Nav -Jeevan Sanstha is in existence today because of Mrs.I.S,Wilkinson from Nagpur India and Ms. Annelies van de Ven from the Netherlands.† Though the project is only 6 years old, the seeds were planted in 1980. At that time, Mrs. Wilikson, a high school teacher by profession, managed an orphanage in Nagpur. Annelies adopted two little girls from this orphanage, and when her daughters grew up Annelies asked Mrs. Wilkinson what she could do for Nagpur as thanks for giving her two beautiful children.† Iris had always felt very strongly that the section of Indian society most in need of help were slum/street children.† Orphans belong to an institution where they are cared for, but slum children, by virtue of having parents, are not considered society’s responsibility and are doomed to live a life in abject poverty and ignorance just like their parents.†
The two ladies came up with the idea of starting a school for slum children, and a vocational training center for slum women in Central India.† While Mrs. Wilkinson registered Nav-Jeevan Sanstha in Nagpur in 2003,†Annelies simultaneously launched Stichting Nav-Jeevan in Holland as a non-profit. To date, Stitching Nav-Jeevan remains the main sponsor for the work carried on by Nav-Jeevan Sanstha (NJS).† The foundation raises funds by giving information and lectures. Since 2003, 100% of the donations go to NJS.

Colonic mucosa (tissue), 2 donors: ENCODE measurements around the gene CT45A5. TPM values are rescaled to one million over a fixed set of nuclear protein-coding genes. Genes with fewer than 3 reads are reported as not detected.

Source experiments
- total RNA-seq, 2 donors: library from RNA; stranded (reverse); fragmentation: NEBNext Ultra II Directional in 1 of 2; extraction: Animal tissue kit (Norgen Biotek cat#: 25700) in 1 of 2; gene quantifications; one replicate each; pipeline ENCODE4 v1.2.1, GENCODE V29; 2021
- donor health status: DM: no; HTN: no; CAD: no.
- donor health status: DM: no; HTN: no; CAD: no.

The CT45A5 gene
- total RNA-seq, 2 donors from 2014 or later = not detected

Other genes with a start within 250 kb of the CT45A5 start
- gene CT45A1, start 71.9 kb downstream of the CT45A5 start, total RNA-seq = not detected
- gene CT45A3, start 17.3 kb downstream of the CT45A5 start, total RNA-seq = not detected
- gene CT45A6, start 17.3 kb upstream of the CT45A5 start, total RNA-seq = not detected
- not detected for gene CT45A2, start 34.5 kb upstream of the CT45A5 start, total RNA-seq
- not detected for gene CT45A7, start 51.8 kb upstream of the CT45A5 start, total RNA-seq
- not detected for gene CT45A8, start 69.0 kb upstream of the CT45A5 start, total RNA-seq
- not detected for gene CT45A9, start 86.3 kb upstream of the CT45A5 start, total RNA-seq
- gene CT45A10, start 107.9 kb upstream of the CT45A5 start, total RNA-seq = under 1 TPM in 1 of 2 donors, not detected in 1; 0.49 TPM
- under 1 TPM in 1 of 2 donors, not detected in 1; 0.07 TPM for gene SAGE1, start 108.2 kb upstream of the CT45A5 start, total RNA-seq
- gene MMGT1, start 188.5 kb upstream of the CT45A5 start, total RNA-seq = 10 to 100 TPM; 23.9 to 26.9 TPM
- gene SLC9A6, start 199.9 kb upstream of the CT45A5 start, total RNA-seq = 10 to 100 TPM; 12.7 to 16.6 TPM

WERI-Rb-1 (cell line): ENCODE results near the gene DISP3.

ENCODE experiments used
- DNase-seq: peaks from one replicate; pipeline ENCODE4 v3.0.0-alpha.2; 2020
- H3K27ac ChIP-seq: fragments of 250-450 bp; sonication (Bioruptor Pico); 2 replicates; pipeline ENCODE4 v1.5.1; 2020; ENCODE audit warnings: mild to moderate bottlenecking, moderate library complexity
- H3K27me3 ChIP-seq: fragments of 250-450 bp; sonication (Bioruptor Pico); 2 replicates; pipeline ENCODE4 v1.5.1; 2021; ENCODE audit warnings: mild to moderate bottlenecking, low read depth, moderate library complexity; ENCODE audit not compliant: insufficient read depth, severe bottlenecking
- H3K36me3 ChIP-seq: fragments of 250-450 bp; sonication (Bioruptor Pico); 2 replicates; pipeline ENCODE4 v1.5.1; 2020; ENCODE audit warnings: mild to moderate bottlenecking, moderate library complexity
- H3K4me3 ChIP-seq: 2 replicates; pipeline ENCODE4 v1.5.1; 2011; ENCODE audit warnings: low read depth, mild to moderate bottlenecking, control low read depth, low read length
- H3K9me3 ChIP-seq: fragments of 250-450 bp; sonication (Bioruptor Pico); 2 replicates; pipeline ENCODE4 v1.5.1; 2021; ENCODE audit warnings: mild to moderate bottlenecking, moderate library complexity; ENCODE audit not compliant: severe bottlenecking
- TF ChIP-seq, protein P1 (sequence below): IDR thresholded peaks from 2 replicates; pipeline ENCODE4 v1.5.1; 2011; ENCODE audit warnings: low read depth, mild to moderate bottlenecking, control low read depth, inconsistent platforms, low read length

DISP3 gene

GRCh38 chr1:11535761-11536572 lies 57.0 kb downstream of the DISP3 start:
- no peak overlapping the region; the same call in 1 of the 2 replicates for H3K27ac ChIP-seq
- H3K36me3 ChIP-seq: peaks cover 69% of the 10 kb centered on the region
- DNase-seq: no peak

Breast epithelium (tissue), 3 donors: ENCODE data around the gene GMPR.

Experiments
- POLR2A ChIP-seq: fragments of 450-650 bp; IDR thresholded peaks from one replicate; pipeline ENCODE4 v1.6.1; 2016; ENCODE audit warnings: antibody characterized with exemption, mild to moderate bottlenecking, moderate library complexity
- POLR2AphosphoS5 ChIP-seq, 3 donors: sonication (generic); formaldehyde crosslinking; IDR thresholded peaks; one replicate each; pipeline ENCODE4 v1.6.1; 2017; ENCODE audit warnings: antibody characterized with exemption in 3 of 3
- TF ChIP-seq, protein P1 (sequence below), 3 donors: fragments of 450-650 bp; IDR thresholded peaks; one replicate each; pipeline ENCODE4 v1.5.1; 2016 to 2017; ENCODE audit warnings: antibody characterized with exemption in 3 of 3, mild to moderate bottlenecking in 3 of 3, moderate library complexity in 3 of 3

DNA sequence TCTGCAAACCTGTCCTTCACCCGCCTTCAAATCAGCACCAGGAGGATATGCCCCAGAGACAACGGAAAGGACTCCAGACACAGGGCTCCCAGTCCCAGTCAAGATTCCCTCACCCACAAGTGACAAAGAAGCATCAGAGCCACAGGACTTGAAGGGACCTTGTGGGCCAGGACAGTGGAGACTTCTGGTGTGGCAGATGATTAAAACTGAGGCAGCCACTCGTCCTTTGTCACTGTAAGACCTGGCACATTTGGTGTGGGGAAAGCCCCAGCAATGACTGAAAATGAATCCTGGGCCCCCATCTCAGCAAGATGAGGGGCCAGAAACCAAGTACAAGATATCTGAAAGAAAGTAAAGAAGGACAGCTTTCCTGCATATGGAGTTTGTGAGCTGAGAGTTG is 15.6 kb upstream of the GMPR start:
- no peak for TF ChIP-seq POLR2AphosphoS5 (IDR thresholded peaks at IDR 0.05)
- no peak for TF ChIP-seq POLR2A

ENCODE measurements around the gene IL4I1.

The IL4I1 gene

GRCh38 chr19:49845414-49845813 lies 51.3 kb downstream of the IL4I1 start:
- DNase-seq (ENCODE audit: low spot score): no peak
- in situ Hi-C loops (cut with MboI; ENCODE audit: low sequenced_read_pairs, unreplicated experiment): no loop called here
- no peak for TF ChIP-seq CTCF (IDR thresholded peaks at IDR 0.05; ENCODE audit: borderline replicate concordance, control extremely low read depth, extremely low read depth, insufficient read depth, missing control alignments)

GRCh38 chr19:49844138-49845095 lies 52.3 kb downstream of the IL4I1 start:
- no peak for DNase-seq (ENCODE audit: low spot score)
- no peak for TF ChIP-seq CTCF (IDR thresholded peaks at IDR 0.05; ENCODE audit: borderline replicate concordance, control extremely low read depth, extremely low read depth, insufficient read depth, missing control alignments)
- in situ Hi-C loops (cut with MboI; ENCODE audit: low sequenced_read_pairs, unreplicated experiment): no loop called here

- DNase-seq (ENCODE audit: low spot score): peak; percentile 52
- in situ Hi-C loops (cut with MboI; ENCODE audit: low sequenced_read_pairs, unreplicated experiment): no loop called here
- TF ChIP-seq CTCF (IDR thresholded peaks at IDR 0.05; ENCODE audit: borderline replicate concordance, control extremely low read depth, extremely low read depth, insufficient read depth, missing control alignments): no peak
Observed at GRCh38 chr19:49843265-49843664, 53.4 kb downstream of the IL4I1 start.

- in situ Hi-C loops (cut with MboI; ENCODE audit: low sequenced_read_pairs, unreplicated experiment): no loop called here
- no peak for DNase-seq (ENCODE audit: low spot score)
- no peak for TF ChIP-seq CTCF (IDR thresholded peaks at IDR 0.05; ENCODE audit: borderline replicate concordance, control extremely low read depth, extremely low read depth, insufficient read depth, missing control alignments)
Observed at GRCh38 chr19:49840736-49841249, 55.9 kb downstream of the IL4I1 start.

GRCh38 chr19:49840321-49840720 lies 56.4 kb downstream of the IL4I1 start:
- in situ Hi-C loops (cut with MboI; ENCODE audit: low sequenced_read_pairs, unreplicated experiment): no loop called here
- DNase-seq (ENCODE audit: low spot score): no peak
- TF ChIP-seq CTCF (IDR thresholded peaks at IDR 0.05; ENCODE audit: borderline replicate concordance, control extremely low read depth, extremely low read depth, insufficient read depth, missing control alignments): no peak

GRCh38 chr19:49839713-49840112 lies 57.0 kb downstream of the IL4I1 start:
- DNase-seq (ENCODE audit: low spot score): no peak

Initially it was difficult to convince the parents of the importance of education for their children.† Being uneducated themselves, the parents couldn’t understand why it would be useful to send their children to school rather than out on the roads to beg.† To them it seemed a loss of income.† Finally what changed their minds was that the children receive a free meal and medical care.† When the school began we were caring for just a few children, but today all 220 of our students still receive free food, medical care, and an education
Today NJS is housed in a beautiful building with all modern amenities thanks to the efforts of its Dutch partner. NJS is also currently in the developing stages for implementing a women’s vocational program.